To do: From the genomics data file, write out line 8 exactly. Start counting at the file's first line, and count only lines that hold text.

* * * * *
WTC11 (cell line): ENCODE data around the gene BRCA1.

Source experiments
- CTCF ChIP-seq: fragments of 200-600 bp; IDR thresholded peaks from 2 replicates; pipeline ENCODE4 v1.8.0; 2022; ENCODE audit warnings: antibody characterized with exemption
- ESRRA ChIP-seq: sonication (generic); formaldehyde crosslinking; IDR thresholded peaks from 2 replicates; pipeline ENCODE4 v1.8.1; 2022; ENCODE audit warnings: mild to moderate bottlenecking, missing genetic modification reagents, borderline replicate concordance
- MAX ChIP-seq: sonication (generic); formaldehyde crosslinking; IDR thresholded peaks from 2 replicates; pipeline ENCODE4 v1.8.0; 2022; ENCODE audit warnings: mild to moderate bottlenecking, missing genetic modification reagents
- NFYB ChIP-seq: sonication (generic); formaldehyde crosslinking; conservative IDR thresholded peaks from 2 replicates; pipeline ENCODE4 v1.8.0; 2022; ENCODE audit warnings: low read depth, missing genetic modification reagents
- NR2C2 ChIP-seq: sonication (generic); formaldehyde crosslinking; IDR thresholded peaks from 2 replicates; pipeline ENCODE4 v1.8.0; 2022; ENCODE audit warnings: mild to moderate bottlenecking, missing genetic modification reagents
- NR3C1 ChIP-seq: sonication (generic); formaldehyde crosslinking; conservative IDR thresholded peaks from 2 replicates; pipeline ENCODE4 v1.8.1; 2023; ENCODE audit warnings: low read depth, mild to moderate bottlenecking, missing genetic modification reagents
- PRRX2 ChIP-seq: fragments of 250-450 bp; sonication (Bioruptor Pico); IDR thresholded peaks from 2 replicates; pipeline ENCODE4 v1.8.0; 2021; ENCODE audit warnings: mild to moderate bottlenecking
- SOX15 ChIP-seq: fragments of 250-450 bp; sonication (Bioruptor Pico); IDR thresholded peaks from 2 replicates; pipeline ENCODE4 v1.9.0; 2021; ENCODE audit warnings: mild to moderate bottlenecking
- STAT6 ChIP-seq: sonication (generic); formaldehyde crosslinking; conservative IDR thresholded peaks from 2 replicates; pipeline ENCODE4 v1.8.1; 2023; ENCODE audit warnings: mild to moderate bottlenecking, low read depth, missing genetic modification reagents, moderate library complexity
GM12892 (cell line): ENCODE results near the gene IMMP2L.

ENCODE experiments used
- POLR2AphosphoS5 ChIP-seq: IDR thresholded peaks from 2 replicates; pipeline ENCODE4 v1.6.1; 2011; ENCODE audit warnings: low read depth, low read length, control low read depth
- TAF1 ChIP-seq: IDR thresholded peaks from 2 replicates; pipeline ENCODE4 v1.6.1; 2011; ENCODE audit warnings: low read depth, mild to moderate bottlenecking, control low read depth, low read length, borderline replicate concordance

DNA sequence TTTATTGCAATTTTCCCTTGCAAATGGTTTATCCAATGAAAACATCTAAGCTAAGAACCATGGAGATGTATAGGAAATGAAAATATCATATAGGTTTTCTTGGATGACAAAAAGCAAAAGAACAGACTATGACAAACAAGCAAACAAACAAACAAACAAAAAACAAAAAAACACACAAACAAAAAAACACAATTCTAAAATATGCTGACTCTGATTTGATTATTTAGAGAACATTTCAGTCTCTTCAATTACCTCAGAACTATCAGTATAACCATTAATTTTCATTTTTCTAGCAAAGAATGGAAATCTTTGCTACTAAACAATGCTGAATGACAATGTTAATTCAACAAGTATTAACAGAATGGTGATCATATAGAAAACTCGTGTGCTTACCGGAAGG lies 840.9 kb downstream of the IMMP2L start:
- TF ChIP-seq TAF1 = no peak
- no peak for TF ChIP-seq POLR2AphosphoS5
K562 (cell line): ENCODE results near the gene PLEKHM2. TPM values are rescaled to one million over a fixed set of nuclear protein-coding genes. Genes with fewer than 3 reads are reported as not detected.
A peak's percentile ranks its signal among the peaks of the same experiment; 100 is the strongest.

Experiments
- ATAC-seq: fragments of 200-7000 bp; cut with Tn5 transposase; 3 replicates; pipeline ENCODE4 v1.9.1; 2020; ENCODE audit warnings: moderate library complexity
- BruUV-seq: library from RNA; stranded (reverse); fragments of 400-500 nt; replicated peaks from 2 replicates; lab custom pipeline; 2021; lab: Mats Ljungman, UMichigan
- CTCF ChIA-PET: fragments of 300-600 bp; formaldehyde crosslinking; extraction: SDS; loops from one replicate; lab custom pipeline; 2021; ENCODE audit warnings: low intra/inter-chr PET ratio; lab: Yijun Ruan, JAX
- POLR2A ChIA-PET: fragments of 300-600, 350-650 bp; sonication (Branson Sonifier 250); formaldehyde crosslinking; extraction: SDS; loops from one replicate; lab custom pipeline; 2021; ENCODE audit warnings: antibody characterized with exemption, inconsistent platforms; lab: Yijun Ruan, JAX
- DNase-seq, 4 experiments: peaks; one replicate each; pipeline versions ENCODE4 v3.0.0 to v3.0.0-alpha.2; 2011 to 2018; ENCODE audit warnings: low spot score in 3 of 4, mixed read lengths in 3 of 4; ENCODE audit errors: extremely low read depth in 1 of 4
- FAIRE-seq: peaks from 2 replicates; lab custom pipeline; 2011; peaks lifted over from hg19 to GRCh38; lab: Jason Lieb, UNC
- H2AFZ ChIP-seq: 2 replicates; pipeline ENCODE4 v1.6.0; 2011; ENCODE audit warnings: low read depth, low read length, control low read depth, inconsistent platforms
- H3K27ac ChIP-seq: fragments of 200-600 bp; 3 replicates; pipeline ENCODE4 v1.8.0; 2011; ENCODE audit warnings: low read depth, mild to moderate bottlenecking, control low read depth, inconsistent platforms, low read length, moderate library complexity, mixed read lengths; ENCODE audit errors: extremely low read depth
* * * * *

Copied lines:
- NR3C1 ChIP-seq: sonication (generic); formaldehyde crosslinking; conservative IDR thresholded peaks from 2 replicates; pipeline ENCODE4 v1.8.1; 2023; ENCODE audit warnings: low read depth, mild to moderate bottlenecking, missing genetic modification reagents